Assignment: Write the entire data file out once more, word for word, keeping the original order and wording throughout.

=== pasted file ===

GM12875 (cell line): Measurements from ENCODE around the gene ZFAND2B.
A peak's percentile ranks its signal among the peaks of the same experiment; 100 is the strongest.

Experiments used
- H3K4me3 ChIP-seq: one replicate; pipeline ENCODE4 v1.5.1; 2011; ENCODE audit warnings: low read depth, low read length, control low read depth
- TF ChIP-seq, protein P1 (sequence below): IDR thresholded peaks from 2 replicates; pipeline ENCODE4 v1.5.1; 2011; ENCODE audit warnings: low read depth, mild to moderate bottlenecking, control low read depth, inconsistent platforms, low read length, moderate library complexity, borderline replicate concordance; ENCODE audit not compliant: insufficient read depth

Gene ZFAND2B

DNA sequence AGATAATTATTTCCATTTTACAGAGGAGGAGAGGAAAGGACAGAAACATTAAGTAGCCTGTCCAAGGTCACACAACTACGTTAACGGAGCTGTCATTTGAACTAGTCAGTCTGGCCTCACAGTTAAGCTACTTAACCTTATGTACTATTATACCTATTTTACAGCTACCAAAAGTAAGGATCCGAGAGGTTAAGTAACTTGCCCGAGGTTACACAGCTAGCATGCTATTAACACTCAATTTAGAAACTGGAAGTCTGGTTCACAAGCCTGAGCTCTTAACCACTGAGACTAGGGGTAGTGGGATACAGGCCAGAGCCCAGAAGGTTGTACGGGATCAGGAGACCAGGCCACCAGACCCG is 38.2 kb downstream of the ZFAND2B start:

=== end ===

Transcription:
GM12875 (cell line): Measurements from ENCODE around the gene ZFAND2B.
A peak's percentile ranks its signal among the peaks of the same experiment; 100 is the strongest.

Experiments used
- H3K4me3 ChIP-seq: one replicate; pipeline ENCODE4 v1.5.1; 2011; ENCODE audit warnings: low read depth, low read length, control low read depth
- TF ChIP-seq, protein P1 (sequence below): IDR thresholded peaks from 2 replicates; pipeline ENCODE4 v1.5.1; 2011; ENCODE audit warnings: low read depth, mild to moderate bottlenecking, control low read depth, inconsistent platforms, low read length, moderate library complexity, borderline replicate concordance; ENCODE audit not compliant: insufficient read depth

Gene ZFAND2B

DNA sequence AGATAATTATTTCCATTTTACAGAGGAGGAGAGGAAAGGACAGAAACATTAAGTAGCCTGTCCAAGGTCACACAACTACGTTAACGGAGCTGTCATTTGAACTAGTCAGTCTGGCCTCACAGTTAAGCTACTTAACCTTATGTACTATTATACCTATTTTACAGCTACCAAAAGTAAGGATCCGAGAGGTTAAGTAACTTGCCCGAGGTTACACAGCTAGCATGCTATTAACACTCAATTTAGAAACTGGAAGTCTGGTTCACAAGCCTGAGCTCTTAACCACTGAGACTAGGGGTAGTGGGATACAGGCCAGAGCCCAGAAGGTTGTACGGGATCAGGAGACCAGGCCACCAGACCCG is 38.2 kb downstream of the ZFAND2B start: